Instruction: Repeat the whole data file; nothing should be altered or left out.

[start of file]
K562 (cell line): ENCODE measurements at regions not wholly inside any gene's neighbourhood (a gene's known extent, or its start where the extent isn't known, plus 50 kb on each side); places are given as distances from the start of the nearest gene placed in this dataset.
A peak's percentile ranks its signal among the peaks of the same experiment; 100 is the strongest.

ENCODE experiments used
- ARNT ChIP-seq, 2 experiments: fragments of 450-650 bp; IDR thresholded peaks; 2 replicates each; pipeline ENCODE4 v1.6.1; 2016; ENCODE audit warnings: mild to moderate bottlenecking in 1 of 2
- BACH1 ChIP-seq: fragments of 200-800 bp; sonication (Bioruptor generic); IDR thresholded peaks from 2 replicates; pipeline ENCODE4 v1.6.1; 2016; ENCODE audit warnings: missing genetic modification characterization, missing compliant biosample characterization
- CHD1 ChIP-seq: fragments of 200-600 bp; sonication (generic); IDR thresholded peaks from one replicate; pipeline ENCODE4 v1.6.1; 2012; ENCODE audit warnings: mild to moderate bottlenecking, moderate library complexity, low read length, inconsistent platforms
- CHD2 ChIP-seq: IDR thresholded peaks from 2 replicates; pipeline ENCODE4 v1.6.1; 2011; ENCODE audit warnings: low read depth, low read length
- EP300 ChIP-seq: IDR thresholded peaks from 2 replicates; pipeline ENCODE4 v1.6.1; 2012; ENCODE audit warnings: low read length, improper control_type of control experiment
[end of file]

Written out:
K562 (cell line): ENCODE measurements at regions not wholly inside any gene's neighbourhood (a gene's known extent, or its start where the extent isn't known, plus 50 kb on each side); places are given as distances from the start of the nearest gene placed in this dataset.
A peak's percentile ranks its signal among the peaks of the same experiment; 100 is the strongest.

ENCODE experiments used
- ARNT ChIP-seq, 2 experiments: fragments of 450-650 bp; IDR thresholded peaks; 2 replicates each; pipeline ENCODE4 v1.6.1; 2016; ENCODE audit warnings: mild to moderate bottlenecking in 1 of 2
- BACH1 ChIP-seq: fragments of 200-800 bp; sonication (Bioruptor generic); IDR thresholded peaks from 2 replicates; pipeline ENCODE4 v1.6.1; 2016; ENCODE audit warnings: missing genetic modification characterization, missing compliant biosample characterization
- CHD1 ChIP-seq: fragments of 200-600 bp; sonication (generic); IDR thresholded peaks from one replicate; pipeline ENCODE4 v1.6.1; 2012; ENCODE audit warnings: mild to moderate bottlenecking, moderate library complexity, low read length, inconsistent platforms
- CHD2 ChIP-seq: IDR thresholded peaks from 2 replicates; pipeline ENCODE4 v1.6.1; 2011; ENCODE audit warnings: low read depth, low read length
- EP300 ChIP-seq: IDR thresholded peaks from 2 replicates; pipeline ENCODE4 v1.6.1; 2012; ENCODE audit warnings: low read length, improper control_type of control experiment